The ironies here are deeply layered and beautiful.
But that’s an understatement; it’s worthy of so much more. It’s like looking into the Grand Canyon of ironies at sunset. There’s warning signs so irony tourists don’t go wandering around without a map and supplies. The metaphor is very deep, and it’s a long way to the water even though it looks like you can reach out and touch it, so don’t go in without a guide.
Which, I guess, is me. (You poor bastards.)
Most of you probably have no idea what I’m talking about, so I guess I’d better explain. Back a couple of days ago, the New York Times decided to introduce a new op-ed writer, Pulitzer-winner Bret Stephens. And he chose for the subject of his first article — I shit you not — Hillary Clinton’s election loss as a metaphor for people rejecting climate change, and the shared causes of the two.
In the New York Times.
On the eve of the Climate March.
The heads of the Faithful began exploding immediately, of course. According to CNN, the phone lines were clogged with people trying to cancel their subscriptions in protest, both over the shocking infidelity to the Clinton campaign and, more tellingly, over his criticism of climate change activism. Learned articles were written to denounce the infidel and refute his points. And, amid all this, the Stephens op-ed has, unsurprisingly, enjoyed the kind of traffic that mere bloggers only dream about.
Since the article was published, Stephens has done his best to draw more outrage, pulling fire down on himself from every direction through his Twitter feed. He’s posted anti-Trump links, anti-Left responses to his detractors, and according to C.W. Cooke even some pro-Communist rhetoric. (I think Cooke is just warming his hands over the flame war with that one.)
Which is brilliant, absolutely brilliant. Every angry response he gets just draws him more traffic. Every rage-cancel the Times suffers is countered by a dozen conservatives who’ll now think, “Well, they can’t be all that bad. That’s balance, that is.” He can point to the spike in Google searches for the word “traduces” to impress his editors. What’s more, every frothing-at-the-mouth attack on the man simply validates his point.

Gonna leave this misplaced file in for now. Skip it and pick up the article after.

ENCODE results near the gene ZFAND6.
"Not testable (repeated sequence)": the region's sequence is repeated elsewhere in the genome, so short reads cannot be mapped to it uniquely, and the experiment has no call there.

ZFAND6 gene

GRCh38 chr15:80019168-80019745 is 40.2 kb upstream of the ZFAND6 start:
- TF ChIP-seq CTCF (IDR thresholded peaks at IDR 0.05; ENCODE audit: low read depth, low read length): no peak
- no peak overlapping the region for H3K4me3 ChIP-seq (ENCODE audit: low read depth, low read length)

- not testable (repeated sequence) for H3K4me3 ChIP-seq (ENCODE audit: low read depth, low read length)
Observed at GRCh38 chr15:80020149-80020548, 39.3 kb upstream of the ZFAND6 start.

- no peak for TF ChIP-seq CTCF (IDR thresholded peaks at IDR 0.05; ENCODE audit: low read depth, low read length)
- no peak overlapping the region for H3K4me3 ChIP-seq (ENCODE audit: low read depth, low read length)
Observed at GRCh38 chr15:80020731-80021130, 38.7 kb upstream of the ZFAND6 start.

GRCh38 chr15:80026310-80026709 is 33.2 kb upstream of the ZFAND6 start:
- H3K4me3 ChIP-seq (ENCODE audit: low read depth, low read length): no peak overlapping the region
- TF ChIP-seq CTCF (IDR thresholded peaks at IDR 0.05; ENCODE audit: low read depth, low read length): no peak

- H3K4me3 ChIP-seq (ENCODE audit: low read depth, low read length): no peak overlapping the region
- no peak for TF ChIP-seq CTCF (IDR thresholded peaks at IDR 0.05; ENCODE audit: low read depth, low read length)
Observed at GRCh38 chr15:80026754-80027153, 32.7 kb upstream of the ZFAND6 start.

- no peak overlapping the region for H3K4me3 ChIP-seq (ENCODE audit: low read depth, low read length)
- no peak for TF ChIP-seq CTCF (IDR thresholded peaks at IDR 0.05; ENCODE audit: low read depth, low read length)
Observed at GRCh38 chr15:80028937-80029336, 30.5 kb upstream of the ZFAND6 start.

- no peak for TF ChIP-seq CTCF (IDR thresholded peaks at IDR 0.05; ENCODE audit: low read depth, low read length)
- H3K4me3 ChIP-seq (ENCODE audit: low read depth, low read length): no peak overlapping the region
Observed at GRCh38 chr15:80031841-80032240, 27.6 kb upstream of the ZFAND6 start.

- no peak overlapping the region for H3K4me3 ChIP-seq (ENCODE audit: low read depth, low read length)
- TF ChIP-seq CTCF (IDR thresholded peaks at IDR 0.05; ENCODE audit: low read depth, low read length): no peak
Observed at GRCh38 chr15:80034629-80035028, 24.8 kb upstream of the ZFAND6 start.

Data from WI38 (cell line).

Which is that, while science is reliable, science politics is not.
Let me be clear: In this supposedly anti-science op-ed, Stephens affirms the scientific reality of human-influenced climate change. He asserts that it is correct, and that these facts can’t be intelligently denied. What he criticizes is the use of hyperbolic exaggeration in the cause of forming public policy. My favorite quote is this: “Censoriously asserting one’s moral superiority and treating skeptics as imbeciles and deplorables wins few converts.” It’s beautiful because it’s so very true, and if you’re missing the irony it’s because you need a map.
The religious language is no accident. He uses the term “scientism” in reference to earlier thinkers on the subject, brilliant minds like Hayek and Weber, who long ago pointed out the dangers of using science for purposes for which it was never designed. There’s echoes here of Crichton’s famous speech on the subject of environmentalism before the Commonwealth Club.
When you treat the pronouncements of scientists as one would mystical religious dogma, as an article of faith the questioning of which would be heresy most foul, you’re actually being anti-science. Science is about questioning, about testing assumed facts and finding the holes and gaps in natural laws. There is no way to use science to expand knowledge without finding something we think we know and testing it to see if it’s false, or finding something we don’t think is true and demonstrating that it might be. In order to function, it must be able to oppose even and especially those beliefs that are foundational, and there can be no sacred cows.
And, when you publicly pillory a journalist for disagreeing with your politics, all you do is drive his ratings higher.
Please, for the love of God, publicly pillory me for a change. He’s already got his Pulitzer; me, I could use the bump. While you’re at it, let’s see if we can get the Westboro Baptist Church to protest me, George Takei and Patton Oswalt to call me an idiot, and Donald Trump to tweet about how wrong I am: “Failing Blogger gets it wrong again. Not Fake News so fake. Phenomenally fake. Sad.”